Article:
Selected Podcast

Is Barbie Too Perfect? Evaluating the Standard of Beauty

Is Barbie Too Perfect? Evaluating the Standard of Beauty

Society, culture and the media send you powerful messages about ideal body weight and shape.

Young girls are encouraged to have a thin physique. 

On average, girls ages three to 11 have up to 10 Barbie dolls. These dolls have alluring, yet unrealistic body shapes and are marketed to little girls as "the toys that every girl should have."

How concerned should parents be? What is the association between the dolls you let your child play with and her self-esteem?

What may seem like "childs play" could actually affect your daughter (or son's) body image. There are A LOT of unconscious messages behind the the beauty of a doll. reports that four out of five 10-year-olds say they're afraid of being fat, and 42 percent of girls in first through third grade wish they were thinner. 

Susan Strain, ACSW is the Director of Eating Disorder Services at the Recovery Ranch in Tennessee. She addresses how to prevent body dysmorphia and self-esteem issues with education in schools and at home.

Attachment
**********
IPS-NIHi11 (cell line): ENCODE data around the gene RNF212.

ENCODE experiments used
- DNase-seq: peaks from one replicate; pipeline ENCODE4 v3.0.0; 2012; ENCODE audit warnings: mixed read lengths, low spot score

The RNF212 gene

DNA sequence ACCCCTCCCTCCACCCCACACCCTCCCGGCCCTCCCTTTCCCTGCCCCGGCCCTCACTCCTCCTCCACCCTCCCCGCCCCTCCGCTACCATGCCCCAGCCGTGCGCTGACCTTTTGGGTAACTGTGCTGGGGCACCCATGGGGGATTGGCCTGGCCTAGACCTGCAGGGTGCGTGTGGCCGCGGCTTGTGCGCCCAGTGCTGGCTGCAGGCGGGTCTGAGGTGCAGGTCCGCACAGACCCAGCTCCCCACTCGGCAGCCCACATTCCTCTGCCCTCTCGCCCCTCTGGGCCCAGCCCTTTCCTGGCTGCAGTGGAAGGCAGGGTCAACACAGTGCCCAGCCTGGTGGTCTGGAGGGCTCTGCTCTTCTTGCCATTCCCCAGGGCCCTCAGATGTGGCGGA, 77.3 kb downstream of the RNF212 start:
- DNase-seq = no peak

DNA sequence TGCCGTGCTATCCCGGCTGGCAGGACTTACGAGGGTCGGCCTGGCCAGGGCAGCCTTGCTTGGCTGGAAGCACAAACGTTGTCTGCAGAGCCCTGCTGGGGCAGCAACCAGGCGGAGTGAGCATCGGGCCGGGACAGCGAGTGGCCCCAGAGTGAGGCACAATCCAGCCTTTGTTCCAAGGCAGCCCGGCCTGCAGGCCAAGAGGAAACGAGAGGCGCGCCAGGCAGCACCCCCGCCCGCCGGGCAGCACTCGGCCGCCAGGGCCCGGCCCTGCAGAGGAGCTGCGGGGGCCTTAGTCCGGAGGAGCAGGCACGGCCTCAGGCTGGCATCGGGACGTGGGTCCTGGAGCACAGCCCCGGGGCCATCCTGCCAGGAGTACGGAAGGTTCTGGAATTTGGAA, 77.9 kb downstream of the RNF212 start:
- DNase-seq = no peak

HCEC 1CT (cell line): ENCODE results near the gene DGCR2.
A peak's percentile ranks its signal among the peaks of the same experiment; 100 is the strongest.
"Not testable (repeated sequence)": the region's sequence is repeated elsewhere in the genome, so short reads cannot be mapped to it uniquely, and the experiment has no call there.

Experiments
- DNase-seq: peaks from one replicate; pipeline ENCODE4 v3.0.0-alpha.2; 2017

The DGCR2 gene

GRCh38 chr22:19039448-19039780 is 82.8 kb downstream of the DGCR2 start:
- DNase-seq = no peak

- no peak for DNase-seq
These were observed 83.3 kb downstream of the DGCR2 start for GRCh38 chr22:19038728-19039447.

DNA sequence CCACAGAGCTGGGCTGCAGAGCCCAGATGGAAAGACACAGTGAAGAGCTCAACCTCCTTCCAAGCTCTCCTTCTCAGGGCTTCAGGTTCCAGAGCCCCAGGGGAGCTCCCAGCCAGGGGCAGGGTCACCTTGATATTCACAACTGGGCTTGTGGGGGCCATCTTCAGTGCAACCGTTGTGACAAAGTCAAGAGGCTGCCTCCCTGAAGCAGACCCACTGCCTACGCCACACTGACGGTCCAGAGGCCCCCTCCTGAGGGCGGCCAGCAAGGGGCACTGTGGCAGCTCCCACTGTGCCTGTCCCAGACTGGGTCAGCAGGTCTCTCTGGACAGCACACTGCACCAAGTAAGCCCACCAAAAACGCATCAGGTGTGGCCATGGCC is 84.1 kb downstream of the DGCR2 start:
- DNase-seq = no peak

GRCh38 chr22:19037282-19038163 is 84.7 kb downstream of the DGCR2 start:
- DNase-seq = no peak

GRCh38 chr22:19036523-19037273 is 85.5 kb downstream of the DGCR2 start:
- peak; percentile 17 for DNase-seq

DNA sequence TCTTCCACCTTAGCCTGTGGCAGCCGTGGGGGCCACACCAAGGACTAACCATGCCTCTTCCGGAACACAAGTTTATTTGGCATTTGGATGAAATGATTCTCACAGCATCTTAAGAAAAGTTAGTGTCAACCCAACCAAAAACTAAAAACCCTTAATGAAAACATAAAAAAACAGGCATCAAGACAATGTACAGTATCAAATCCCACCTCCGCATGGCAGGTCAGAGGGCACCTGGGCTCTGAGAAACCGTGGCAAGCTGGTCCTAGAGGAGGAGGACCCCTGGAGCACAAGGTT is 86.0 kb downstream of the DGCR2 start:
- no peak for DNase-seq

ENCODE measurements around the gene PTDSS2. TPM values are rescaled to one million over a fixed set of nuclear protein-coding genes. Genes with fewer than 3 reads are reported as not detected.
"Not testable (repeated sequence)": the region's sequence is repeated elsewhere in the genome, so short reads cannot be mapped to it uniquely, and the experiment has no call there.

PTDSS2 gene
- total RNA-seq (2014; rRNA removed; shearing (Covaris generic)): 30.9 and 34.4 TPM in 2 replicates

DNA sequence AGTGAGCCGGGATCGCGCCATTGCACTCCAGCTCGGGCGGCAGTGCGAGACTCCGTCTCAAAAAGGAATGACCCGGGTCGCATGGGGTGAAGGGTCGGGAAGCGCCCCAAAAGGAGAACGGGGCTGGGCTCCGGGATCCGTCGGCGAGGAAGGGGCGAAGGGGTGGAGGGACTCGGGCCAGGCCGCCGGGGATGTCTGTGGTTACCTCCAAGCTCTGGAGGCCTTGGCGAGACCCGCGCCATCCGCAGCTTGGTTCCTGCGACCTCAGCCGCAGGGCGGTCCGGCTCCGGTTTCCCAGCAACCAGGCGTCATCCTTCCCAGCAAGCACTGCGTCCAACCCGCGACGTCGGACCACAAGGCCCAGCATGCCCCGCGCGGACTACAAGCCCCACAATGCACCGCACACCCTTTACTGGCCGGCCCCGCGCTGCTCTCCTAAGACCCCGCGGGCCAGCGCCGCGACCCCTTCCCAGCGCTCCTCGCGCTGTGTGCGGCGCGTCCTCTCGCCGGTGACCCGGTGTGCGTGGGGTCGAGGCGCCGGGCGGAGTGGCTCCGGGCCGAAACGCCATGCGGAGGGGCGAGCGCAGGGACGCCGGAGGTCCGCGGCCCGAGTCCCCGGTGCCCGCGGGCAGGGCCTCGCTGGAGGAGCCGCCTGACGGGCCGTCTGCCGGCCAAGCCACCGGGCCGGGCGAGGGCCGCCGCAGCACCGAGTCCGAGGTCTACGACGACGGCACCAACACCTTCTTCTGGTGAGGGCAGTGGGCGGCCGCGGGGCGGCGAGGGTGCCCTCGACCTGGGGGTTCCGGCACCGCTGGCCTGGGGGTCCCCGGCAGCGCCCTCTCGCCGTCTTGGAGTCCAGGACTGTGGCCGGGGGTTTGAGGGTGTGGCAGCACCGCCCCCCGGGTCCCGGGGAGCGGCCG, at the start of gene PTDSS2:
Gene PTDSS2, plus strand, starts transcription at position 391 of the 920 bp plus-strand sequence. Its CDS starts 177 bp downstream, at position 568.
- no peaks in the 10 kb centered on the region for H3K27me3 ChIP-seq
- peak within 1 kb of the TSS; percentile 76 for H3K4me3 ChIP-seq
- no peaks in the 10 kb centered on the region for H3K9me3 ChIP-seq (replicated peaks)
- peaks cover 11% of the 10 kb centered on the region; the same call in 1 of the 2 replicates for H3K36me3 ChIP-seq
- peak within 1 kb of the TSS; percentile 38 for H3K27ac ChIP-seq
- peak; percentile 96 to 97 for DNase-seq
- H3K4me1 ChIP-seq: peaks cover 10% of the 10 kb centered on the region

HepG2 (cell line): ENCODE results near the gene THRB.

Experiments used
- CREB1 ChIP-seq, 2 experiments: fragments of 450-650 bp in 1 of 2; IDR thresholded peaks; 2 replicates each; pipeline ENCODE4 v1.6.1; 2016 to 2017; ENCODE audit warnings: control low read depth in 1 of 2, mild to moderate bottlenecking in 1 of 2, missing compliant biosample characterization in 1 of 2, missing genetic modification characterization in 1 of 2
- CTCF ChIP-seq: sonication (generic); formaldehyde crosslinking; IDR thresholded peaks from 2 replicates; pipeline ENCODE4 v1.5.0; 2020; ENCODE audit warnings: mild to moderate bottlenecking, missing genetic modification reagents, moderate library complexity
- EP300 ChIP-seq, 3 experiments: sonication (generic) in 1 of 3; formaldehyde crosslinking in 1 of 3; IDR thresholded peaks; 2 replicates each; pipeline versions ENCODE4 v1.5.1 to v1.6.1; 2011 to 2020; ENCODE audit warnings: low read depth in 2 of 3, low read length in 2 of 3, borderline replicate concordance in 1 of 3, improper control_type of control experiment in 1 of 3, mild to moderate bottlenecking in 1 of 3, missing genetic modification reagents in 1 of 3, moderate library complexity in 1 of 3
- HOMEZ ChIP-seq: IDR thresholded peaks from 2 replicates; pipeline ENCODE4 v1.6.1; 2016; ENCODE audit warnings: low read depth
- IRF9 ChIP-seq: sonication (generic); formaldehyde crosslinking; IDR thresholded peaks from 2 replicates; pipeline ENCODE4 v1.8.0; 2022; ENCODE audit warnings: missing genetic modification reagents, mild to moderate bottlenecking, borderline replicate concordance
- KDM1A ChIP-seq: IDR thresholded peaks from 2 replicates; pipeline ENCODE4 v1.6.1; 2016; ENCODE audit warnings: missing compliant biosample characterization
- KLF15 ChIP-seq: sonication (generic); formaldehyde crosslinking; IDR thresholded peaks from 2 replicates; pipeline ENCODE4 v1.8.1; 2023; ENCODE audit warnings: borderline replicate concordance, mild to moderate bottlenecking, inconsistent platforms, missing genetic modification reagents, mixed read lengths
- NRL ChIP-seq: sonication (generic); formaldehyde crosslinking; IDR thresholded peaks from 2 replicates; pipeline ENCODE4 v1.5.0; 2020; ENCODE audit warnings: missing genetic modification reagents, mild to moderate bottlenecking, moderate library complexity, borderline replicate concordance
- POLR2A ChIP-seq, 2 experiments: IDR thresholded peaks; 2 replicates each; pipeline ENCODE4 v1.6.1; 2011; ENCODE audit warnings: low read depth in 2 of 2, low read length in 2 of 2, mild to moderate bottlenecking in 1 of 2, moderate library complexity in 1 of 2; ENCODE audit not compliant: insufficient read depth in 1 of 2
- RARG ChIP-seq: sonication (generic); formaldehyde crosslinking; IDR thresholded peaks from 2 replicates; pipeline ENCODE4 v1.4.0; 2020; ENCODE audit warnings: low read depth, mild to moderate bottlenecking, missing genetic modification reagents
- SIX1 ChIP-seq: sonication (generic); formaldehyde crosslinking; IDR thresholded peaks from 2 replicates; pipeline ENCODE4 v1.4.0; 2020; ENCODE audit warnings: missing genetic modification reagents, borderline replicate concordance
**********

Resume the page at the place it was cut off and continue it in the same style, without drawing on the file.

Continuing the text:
Featured Speaker:
Susan E. Strain ACSW, LCSW
strainSusan comes to the Ranch with extensive experience working in both inpatient and outpatient settings, dealing with a wide range of populations and psychiatric conditions. She is a member of the Academy of Certified Social Workers, Licensed Clinical Social Worker and a Certified Eating Disorder Specialist.

A proponent of the bio-psycho-social model of illness and recovery, Susan's sees the illness and the recovery process as multi-dimensional; both involving the biological, psychological, social and spiritual aspects of an individual's life.

She uses a blend of motivational, cognitive/behavioral and insight oriented approaches. Susan believes that therapy is ultimately about balancing a full understanding and acceptance of the present reality while moving toward desired change.

She see the role as therapist to be an agent of change by providing and modeling self- understanding, self-acceptance and self-compassion while maintaining the challenge to develop new ways of being in the world. Susan feels strongly that the ambivalence about change is a natural and an expected part of the recovery process.

She is very excited to be a part a healing community that shares her treatment philosophy and values an individualized, compassionate approach to the treatment of eating disorders in particular.

The Ranch provides the warmth, emotionally safety and clinical expertise where clients can explore how deeper issues are expressed in their relationship with food and body and struggles over food, appetite and hunger can be understood as the symbolic expressions of ambivalence over need, desire and vulnerability.